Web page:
June 30, 1934. Adolf Hitler orchestrates the mass assassination of his political enemies, consolidating power at the helm of the Nazi Party. *** Get an exclusive NordPass deal plus 1 additional month for FREE at nordpass.com/historydaily
It’s June 30th, 1934; in a wealthy suburb on the outskirts of Berlin.
A housekeeper is washing the dishes in the kitchen of a large villa, when suddenly… she hears the distant growl of a car engine. The housekeeper looks through the window as a black Mercedes-Benz pulls through the front gates, its wheels crunching over the gravel driveway.
The housekeeper watches as four men wearing trench coats and fedoras climb out of the car and begin walking toward the house.
The housekeeper quickly turns off the tap. Then she unties her apron and rushes through the lobby.
She opens the front door and looks suspiciously at the men standing on the stoop. “Can I help you, gentlemen?” she asks. One of the men steps forward and removes his hat. He smiles at the housekeeper, but behind his round spectacles, his eyes contain no warmth. “Guten tag, fraulein” he says. “Is General von Schleicher home?”
The housekeeper hesitates. She knows her employer is in the nearby study, likely pouring over papers or talking on the phone. But she doesn’t remember him saying anything about guests. So she’s about to turn the men away. But then… she hears Schleicher’s voice drifting from the study. The men hear too and exchange glances.
They push past the housekeeper, stride through the lobby… and barge into Schleicher’s study. Schleicher stands from his desk annoyed at the intrusion. One of the men barks: “are you General von Schleicher?” Schleicher nods. But before he can utter a word of protest, the men reach inside their trench coats and pull out Luger pistols.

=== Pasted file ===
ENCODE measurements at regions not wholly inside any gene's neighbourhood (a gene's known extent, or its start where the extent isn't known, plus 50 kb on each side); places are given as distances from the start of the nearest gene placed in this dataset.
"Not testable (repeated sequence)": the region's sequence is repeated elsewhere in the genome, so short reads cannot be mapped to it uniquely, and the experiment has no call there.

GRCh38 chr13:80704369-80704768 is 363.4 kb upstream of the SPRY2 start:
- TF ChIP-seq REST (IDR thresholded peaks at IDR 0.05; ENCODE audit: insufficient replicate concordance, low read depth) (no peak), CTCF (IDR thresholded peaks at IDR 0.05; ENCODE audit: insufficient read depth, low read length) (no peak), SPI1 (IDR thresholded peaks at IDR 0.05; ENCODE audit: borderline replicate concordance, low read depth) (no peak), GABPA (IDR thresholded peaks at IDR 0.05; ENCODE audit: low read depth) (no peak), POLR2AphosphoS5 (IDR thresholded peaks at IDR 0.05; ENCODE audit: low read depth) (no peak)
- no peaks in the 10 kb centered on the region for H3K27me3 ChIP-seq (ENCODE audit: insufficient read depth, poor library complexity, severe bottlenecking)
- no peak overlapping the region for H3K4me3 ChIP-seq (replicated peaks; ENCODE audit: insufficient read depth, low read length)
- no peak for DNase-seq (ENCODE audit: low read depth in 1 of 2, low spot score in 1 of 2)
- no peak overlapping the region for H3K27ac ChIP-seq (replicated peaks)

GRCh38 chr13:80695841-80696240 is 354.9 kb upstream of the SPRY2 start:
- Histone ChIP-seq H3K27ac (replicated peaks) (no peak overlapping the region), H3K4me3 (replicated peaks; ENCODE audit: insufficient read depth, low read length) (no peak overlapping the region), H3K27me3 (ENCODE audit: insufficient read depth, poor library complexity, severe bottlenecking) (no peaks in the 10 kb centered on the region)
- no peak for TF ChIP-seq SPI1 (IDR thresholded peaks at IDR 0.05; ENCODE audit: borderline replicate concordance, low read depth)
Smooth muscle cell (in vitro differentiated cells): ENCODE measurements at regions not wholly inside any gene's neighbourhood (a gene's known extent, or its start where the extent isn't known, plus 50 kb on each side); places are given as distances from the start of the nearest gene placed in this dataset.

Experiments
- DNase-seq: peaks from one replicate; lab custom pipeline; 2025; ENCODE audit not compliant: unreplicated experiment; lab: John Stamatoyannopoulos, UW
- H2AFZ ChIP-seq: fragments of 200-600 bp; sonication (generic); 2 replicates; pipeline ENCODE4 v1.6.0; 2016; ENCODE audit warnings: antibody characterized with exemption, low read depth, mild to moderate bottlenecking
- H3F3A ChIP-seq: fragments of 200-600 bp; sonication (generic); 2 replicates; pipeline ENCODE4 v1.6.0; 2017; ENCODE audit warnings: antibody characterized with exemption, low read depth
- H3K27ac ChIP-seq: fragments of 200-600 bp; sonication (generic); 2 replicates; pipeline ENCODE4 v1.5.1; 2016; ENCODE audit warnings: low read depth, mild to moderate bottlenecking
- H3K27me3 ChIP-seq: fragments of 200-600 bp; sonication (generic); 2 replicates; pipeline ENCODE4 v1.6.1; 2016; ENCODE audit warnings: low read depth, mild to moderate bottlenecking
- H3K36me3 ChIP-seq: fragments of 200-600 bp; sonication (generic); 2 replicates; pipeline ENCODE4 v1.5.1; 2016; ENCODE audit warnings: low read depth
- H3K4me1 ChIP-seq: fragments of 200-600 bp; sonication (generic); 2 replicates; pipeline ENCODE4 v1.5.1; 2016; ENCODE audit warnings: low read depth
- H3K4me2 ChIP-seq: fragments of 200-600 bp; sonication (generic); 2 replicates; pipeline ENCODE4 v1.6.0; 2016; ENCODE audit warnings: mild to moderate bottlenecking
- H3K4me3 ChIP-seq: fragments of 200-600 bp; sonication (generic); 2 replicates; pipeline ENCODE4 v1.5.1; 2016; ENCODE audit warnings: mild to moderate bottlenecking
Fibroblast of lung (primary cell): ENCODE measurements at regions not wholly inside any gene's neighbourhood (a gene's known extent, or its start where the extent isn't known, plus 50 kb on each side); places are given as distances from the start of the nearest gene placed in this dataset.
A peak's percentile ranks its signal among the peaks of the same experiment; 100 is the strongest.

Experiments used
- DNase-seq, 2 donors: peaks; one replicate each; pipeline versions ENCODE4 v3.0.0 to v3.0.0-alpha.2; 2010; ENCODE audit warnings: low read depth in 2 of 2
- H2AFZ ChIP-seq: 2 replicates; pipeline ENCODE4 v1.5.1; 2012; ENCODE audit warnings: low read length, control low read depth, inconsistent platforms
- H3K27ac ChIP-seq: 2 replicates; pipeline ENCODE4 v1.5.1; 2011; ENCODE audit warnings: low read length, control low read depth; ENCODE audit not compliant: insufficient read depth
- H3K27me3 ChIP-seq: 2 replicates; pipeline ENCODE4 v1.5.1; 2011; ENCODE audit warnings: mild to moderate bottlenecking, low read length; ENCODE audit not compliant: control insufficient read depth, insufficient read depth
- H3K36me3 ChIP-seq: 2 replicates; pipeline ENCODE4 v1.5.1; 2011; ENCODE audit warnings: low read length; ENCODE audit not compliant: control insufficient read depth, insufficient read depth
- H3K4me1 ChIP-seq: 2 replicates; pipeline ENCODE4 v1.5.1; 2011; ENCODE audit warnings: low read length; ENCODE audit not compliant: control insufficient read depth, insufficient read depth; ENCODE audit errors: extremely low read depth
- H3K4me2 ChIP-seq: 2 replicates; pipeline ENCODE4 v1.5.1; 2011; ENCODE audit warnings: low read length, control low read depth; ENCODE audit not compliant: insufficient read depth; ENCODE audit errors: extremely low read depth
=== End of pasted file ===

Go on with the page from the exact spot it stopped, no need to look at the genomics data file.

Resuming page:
Schleicher falls back into his chair, blood oozing from two bullet wounds in his chest. And their mission complete, the assassins turn to head for the door. But at that moment… Schleicher’s wife steps into their path, her eyes wide with fear. The assassins don’t hesitate. They raise their pistols again…
The men stride through the foyer and leave through the front door.
The housekeeper watches – frozen with shock – as the Mercedes-Benz pulls away, its wheels throwing up a cloud of dust as it rounds a corner and vanishes from sight.
Soon, word of Schleicher’s death will reach the ears of the man who ordered the assassination. German Chancellor Adolf Hitler is pleased to learn that the Gestapo’s hit on Schleicher, one of his many political opponents, was a success. But Hitler’s terror doesn’t stop there. Over the course of the weekend, hundreds more high-ranking German officials will be assassinated. The murders are part of Hitler’s plan to purge the government of all potential rivals, and to clear a path to absolute and uncontested power; a scheme that began with a series of bloody killings known as The Night of the Long Knives beginning on June 30th, 1934.
From Noiser and Airship, I’m Lindsay Graham and this is History Daily.
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Today is June 30th, 1934: The Night of the Long Knives.
It’s February 27th, 1933 – over a year before the mass murder of Hitler’s opponents.
On a cold winter’s night in Berlin, a young man approaches the Reichstag building – the home of Germany’s parliament. A biting wind howls down the empty streets as the man, a Dutch bricklayer named Marinus van der Lubbe, slips unnoticed through an open side door. Marinus hurries through the maze of hallways, his shoulders hunched, and his hands thrust deep inside his pockets. When he reaches a meeting room, Marinus takes a breath, steadying his nerves. Then he steps aside and strikes a match.
And only moments later, the entire building is engulfed. Flames surge along corridors and leap through smashed windows, reducing the interior to a charred skeleton, and belching acrid black smoke over the city.
Drenched in sweat and his heart pounding, Marinus races through the burning building knowing that it could collapse at any moment. He needs to get out fast. But he can barely see through the smoke. He staggers forward, coughing violently, when a figure suddenly looms through the choking haze. It takes Marinus a moment to realize – with a sickening jolt of dread – that it’s a police officer. Marinus tries to run. But it’s too late. He is promptly placed under arrest for suspected arson.